The Tale of the Fox: Watch Ladislas Starevich’s Animation of Goethe’s Great German Folktale (1937)

Johann Wolf­gang von Goethe — the very name bespeaks lit­er­ary mas­tery of the widest range. Not only did this best-known of all eigh­teenth- and — nine­teenth-cen­tu­ry Ger­man writ­ers reach into poet­ry, the nov­el, the mem­oir, auto­bi­og­ra­phy, crit­i­cism, sci­ence, phi­los­o­phy, and even pol­i­tics, but he did a bit of inter­pre­ta­tion of clas­sic folk­tales as well. The Faust and Sor­rows of Young Werther author wrote a par­tic­u­lar­ly last­ing ren­di­tion of the adven­tures of Rey­nard the Fox, a trick­ster from medieval Euro­pean myth. Had Goethe him­self lived into the 20th cen­tu­ry to expe­ri­ence the gold­en age of pup­pet ani­ma­tion, I feel cer­tain his artis­tic man­date would have com­pelled him to film a ver­sion of The Tale of the Fox. Alas, the lit­er­ary leg­end passed away in 1832, leav­ing the job, near­ly a cen­tu­ry lat­er, to Russ­ian ani­ma­tor Ladis­las Stare­vich (also spelled Wla­dys­law Starewicz).

Hav­ing pio­neered the form of pup­pet ani­ma­tion with his 1912 film The Beau­ti­ful Lukani­da, Stare­vich remains well-known among ani­ma­tion enthu­si­asts for shoot­ing his pic­tures with ani­mals play­ing the pro­tag­o­nists, or bugs, or seem­ing­ly what­ev­er he hap­pened to have at hand. The Tale of the Fox, by con­trast, pre­sent­ed him with a com­par­a­tive­ly vast set of resources. Pro­duced in Paris over eigh­teen months in 1929 and 1930, the 65-minute ani­mat­ed fea­ture, Stare­vich’s first and only the sixth ever made in the world at the time, tells the sto­ry of Rey­nard the Fox’s attempts to live his life of tom­fool­ery even as the lion king of this ani­mal king­dom strug­gles to bring him to jus­tice. When, sev­en years after com­plet­ing pho­tog­ra­phy, the film still lacked music, Ger­many’s Nation­al Social­ist gov­ern­ment, no doubt swollen with their ver­sion of Teu­ton­ic pride at see­ing an adap­ta­tion of an adap­ta­tion penned by a Ger­man icon, pro­vid­ed a score and arranged for a Berlin pre­miere. But try not to think about that. Con­cen­trate instead on the ani­ma­tion style used here by Stare­vich which, though he shot in stop-motion and used pup­pets, sure­ly resem­bles no stop-motion ani­ma­tion or pup­pet show you’ve ever seen.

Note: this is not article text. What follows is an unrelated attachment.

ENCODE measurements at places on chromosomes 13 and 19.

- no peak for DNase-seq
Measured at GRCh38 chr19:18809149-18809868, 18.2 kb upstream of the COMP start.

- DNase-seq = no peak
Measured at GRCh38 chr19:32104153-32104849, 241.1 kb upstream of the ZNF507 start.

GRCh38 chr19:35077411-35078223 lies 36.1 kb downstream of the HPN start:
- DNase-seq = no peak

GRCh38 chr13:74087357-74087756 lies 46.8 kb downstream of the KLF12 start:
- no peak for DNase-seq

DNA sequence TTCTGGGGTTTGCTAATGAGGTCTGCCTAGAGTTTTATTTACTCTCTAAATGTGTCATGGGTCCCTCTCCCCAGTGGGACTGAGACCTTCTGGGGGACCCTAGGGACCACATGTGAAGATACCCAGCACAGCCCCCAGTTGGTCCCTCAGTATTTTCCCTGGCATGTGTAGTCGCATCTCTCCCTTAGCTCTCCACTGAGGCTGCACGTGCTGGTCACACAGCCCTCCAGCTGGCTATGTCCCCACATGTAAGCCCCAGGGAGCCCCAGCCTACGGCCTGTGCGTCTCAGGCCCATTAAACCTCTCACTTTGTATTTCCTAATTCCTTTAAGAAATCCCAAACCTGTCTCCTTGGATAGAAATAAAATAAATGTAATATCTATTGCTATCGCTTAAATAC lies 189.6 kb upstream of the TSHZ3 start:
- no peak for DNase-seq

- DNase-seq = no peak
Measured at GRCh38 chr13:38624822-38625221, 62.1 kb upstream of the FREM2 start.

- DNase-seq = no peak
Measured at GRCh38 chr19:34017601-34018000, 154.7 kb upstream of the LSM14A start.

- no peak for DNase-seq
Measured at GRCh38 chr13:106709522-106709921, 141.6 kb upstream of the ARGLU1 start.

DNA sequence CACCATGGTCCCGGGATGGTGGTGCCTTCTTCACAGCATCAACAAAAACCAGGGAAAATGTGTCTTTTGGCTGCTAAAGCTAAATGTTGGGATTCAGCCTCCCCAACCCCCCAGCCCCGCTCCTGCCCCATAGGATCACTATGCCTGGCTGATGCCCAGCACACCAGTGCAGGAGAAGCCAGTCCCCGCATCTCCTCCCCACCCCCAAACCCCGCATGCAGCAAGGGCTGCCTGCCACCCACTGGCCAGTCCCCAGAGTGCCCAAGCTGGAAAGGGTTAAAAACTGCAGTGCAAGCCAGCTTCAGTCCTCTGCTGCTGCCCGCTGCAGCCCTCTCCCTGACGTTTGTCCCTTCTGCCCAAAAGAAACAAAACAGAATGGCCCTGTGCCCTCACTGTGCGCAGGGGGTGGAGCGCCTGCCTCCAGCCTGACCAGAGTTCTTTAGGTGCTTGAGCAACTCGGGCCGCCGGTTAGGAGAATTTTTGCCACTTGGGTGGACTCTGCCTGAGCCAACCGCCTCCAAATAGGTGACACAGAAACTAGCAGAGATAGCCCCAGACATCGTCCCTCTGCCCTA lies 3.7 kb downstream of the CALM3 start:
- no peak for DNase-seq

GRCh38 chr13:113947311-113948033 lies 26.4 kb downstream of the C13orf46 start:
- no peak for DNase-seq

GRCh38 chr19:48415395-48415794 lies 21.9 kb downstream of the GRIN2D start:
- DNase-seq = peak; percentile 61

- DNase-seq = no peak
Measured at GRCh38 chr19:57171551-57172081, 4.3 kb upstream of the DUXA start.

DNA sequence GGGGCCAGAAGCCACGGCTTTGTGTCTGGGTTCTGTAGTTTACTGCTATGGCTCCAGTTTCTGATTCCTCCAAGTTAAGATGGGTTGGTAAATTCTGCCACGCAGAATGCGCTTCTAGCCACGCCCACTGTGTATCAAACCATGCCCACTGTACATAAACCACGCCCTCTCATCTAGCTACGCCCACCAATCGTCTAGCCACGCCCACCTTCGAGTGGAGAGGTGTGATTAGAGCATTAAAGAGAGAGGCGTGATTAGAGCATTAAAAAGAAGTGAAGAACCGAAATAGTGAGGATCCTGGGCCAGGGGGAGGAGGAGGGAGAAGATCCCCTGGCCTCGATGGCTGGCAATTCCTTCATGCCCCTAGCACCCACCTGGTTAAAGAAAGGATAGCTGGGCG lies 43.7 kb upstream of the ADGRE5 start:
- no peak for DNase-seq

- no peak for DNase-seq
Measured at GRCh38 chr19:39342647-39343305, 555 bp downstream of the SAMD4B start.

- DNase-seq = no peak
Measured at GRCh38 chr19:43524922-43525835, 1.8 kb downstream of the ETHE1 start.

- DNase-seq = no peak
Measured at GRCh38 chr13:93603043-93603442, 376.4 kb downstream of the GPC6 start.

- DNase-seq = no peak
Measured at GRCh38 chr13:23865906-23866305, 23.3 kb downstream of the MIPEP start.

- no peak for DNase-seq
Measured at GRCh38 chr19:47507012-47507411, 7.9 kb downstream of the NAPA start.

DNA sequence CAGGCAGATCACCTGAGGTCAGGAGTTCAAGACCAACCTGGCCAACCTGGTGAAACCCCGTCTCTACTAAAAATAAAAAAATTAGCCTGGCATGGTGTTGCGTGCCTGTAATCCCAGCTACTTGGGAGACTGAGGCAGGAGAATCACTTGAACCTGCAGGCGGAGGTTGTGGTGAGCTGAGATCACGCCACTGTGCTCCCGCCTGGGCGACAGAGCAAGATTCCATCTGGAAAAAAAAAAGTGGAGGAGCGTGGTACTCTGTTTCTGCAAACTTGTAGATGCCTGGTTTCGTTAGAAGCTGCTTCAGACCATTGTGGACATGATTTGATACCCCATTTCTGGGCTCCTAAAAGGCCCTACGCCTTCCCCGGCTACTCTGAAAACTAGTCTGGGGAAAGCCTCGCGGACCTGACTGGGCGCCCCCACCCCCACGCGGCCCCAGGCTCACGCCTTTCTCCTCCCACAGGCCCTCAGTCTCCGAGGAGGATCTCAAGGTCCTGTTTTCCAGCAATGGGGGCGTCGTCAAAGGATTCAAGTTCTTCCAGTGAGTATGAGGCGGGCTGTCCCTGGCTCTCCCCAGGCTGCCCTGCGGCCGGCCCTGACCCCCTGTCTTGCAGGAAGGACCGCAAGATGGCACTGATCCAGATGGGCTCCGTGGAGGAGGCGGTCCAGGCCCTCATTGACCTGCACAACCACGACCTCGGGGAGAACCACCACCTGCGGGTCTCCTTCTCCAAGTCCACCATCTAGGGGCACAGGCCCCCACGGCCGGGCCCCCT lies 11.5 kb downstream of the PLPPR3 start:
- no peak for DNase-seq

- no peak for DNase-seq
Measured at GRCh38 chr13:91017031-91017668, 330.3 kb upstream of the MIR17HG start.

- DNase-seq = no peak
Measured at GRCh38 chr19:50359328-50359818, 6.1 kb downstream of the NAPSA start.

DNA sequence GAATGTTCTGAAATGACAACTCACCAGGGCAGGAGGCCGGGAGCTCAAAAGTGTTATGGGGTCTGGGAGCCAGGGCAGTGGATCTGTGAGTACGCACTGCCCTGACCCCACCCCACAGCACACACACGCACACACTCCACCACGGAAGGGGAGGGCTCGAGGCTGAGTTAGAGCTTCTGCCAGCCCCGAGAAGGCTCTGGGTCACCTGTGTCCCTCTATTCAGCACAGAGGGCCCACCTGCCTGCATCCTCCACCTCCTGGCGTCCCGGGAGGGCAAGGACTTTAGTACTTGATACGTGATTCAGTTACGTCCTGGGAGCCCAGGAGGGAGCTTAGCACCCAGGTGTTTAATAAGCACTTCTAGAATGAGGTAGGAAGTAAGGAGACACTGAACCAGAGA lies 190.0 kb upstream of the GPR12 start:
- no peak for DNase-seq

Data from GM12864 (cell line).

via Bib­liok­lept

Relat­ed Con­tent:

Two Beau­ti­ful­ly-Craft­ed Russ­ian Ani­ma­tions of Chekhov’s Clas­sic Children’s Sto­ry “Kash­tan­ka”

18 Ani­ma­tions of Clas­sic Lit­er­ary Works: From Pla­to and Shake­speare, to Kaf­ka, Hem­ing­way and Gaiman

Mikhail Bulgakov’s The Mas­ter and Mar­gari­ta, Ani­mat­ed in Two Min­utes

The Mas­cot, Pio­neer­ing Stop Ani­ma­tion from Wla­dys­law Starow­icz

Col­in Mar­shall hosts and pro­duces Note­book on Cities and Cul­ture and writes essays on lit­er­a­ture, film, cities, Asia, and aes­thet­ics. He’s at work on a book about Los Ange­lesA Los Ange­les Primer. Fol­low him on Twit­ter at @colinmarshall.

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